We may well be witnessing the melt down of the One Bermuda Alliance as a viable opposition party for the wellbeing of this country. However, a day in politics is a long time. The last election showed that the voters wanted the Progressive Labour Party to govern the country with a smashing and decisive victory for them, never mind their previous performance in governance.
To catalogue the state in which this country was left would be redundant at this time; after all, no one seems to want to hear it anyway.
It is so interesting to read all the copy about the rooting out of all United Bermuda Party members from the OBA to save them from political relegation and the wilderness of political obscurity. It is popular to join the refrain that the UBP must go and be allowed to expire unceremoniously with not one tear of sorrow.
You see, Mr Editor, the narrative seems to be that what is left of the UBP is a poison chalice from which the OBA must no longer drink. We hear the smacking of political chops and the gloating by avowed enemies of the OBA, but that is the way it is in grown-up, partisan party support. The thrill of victory and the agony of defeat, in the end, is all that matters.
The new reality is that any opposition to a PLP administration must be free of UBP baggage to be considered viable for any consideration of being the loyal opposition that could be taken seriously. This thinking has found fertile ground indeed in a small but politically ravenous community. How then could it be that a poison chalice for one party be the drink of the gods for another party?
Exactly when can we expect the excommunication of the UBP members that sit so comfortably on the government benches and incredibly in Cabinet? Mr Editor, where is the call for their expulsion and removal? How in the name of political sanity could former “UBPers” be so warmly embraced and promoted in the PLP?
Go figure. We have two former leaders of the UBP who fought valiantly against the PLP for years. With great eloquence and conviction, they fought the fight to keep the country from a PLP victory at the polls. The phrase “hypocrisy on steroids”, Mr Editor, comes to mind when former UBP members can join the PLP as members in the House of Parliament in good standing.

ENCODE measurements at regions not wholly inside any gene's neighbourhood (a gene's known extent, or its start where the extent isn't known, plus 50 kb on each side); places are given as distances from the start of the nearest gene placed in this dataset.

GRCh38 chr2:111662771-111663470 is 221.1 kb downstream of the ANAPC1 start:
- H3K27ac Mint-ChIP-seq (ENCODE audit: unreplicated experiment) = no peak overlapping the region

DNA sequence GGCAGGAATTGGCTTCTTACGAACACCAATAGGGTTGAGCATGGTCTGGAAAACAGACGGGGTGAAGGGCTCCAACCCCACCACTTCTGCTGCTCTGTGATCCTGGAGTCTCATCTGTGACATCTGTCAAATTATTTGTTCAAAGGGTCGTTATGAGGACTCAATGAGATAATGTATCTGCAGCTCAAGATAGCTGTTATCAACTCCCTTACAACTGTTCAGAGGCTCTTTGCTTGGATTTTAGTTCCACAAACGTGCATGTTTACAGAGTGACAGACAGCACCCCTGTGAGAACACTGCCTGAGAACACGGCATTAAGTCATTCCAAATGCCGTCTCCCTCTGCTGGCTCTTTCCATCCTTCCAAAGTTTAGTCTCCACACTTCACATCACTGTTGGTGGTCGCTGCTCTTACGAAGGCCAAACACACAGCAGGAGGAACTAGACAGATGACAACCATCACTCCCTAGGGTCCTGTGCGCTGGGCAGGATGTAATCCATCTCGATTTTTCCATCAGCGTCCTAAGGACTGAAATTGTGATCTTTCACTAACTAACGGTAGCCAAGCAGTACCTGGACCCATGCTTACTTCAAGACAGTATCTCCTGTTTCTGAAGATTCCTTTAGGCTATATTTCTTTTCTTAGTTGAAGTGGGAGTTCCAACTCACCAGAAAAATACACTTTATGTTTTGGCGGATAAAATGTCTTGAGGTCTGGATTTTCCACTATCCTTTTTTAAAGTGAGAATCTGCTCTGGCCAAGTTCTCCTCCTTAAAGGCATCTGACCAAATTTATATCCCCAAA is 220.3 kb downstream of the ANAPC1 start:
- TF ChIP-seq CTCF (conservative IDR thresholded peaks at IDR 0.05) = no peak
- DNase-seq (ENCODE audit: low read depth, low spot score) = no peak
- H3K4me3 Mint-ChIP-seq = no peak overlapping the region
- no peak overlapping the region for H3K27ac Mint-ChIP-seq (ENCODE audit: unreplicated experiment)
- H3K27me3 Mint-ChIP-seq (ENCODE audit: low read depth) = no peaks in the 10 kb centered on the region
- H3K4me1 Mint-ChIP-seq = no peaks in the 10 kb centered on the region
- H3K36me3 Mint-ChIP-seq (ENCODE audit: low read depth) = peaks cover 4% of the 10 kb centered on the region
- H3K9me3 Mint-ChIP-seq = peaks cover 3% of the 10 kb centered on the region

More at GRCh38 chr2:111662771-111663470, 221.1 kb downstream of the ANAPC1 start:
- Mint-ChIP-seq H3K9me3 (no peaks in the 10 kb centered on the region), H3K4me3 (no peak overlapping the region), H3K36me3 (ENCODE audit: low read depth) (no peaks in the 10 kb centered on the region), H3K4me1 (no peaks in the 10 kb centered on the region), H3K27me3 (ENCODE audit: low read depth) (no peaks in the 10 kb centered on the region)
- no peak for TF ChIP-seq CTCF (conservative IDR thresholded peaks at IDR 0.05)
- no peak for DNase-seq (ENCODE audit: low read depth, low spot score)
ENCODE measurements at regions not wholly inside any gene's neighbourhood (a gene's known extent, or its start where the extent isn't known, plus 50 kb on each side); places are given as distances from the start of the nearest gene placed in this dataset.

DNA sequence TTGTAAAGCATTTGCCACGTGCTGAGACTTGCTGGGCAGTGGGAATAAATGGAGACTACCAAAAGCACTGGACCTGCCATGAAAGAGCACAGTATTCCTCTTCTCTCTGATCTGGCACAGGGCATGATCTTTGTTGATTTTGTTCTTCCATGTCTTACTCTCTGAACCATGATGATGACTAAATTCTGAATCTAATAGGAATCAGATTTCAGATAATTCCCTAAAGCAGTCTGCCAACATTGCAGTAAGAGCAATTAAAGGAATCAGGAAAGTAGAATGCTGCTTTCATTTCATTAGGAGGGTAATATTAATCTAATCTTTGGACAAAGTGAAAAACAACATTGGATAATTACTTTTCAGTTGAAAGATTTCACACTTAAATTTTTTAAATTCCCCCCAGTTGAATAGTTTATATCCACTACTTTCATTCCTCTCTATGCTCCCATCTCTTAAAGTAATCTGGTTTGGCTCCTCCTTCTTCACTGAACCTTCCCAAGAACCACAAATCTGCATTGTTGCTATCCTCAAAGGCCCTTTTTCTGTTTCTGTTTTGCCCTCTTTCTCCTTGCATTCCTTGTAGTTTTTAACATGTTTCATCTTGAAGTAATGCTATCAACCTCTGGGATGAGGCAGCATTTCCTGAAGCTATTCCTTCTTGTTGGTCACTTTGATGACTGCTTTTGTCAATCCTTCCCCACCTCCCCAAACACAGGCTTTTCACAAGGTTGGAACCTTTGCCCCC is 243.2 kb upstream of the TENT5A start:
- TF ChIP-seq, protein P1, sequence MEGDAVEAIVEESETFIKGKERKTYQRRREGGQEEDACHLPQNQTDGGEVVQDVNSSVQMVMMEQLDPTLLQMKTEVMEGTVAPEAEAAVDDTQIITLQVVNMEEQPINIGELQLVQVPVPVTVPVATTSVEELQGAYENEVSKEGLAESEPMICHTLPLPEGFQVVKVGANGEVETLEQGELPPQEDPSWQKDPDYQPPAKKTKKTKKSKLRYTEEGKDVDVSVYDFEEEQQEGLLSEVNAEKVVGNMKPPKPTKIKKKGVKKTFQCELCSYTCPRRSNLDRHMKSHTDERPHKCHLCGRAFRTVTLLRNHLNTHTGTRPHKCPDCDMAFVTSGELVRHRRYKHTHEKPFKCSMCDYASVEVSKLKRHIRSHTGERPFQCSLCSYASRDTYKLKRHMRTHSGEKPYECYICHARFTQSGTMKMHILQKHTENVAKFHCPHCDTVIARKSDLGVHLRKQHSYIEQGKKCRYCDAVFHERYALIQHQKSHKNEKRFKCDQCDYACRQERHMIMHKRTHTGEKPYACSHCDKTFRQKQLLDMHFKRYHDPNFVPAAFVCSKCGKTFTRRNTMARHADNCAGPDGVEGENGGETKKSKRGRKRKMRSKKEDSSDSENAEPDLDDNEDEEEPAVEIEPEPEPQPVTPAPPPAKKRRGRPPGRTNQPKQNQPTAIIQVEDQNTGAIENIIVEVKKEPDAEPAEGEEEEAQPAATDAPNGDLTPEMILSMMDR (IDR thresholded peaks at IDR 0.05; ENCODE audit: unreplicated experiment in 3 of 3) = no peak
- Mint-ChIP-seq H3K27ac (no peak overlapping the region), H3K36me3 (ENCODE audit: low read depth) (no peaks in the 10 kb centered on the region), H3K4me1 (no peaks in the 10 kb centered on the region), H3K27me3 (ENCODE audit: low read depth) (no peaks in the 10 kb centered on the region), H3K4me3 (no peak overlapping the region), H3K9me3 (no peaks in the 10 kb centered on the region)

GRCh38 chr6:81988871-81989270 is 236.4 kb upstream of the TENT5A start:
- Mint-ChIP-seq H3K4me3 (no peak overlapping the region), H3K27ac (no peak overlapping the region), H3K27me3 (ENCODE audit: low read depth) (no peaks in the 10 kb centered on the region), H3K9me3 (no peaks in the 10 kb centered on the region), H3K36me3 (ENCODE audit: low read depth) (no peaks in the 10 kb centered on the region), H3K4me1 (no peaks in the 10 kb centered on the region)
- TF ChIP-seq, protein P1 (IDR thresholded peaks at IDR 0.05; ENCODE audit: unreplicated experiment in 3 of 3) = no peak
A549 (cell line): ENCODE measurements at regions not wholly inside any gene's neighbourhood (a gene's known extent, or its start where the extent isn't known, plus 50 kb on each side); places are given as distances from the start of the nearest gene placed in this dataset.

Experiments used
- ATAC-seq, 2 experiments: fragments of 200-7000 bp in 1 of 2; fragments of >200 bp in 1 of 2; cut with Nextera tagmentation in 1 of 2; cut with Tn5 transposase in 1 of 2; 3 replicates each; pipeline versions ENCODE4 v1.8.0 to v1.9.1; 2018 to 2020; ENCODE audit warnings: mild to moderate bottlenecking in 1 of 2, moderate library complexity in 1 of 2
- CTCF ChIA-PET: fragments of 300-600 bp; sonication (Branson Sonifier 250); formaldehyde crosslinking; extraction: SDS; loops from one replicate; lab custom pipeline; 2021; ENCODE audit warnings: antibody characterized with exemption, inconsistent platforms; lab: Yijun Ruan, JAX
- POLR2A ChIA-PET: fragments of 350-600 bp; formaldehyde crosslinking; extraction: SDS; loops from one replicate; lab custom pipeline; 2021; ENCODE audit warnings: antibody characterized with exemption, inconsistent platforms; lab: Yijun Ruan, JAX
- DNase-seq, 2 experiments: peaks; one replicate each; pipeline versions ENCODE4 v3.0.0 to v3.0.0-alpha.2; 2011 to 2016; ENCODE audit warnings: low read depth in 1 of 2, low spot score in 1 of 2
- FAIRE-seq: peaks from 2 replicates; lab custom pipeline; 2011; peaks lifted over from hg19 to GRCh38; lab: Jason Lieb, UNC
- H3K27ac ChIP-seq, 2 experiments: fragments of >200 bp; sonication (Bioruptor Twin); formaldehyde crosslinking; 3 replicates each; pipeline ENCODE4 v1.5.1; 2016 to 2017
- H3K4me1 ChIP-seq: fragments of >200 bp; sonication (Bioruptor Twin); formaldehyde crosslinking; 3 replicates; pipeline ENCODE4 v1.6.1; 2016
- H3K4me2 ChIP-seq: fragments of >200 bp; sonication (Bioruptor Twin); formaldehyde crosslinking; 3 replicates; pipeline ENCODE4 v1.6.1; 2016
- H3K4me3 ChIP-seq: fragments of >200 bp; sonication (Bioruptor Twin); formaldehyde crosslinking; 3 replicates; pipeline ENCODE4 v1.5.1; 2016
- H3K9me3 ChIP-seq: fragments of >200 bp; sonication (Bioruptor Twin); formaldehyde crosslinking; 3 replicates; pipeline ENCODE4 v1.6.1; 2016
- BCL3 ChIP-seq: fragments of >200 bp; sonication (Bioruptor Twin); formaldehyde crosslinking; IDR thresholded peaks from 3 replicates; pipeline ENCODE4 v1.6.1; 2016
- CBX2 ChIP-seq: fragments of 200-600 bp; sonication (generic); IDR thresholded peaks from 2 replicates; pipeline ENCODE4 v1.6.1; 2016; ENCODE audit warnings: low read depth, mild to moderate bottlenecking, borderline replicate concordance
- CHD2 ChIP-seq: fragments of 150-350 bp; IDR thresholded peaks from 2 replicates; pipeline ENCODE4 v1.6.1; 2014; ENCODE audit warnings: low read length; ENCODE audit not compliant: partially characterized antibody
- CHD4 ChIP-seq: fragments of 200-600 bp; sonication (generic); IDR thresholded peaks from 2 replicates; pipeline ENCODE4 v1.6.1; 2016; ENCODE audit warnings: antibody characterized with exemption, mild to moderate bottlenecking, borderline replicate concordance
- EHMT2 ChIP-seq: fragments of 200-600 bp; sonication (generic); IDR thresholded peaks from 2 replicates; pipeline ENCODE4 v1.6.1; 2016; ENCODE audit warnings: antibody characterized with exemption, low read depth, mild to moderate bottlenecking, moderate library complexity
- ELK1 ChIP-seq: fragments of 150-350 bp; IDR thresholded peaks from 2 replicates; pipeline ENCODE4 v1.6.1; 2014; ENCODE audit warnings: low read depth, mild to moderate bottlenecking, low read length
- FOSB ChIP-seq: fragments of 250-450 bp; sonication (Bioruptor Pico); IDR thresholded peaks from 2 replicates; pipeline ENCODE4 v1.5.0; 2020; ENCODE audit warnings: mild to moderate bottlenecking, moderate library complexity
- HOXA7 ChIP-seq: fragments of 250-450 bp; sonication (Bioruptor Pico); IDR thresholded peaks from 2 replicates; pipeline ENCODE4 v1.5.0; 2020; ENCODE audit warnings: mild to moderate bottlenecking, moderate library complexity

Never mind this is different and all is well; they do not face political execution at all, but are richly rewarded by their new masters.
So then, Mr Editor, when can we expect to see the House cleansed and the remaining members of the UBP asked to remove themselves and complete the death of a bygone era that many say is needed. If hypocrisy in the area of politics could be packaged and sold, we could pay off our national debt and see our economy nicely in the black.
The days of the UBP have clearly passed, but, wait, you get another life. If you, as a former but significant UBP MP, sat in the House, you will receive special dispensation for now joining the PLP.
Mr Editor, even the party faithful seems to have amnesia remembering names such as Wayne Furbert, Kim Swan and Jamahl Simmons with regard to their relationship and former loyalties. No call or mention for their need to go by any of your writers that have, with great vigour, called for the ejection of old-guard relics, with the exception, of course, of the names just mentioned.
My question is why is this so? Have we now concluded that experience and ability can no longer work alongside the energy of our committed and politically ambitious young people?
Clearly, the future belongs to our educated and well-prepared young people, but this one-sided approach seems to suggest that the only party worthy to hold this administration to account must be approved by citizens who have no intention of ever voting for them.
Listening to sentiment since the election, it now appears that a one-party state would be perfectly acceptable. This thinking has never been thought of as being responsible or, more importantly, good for democracy.
WAYNE B. SCOTT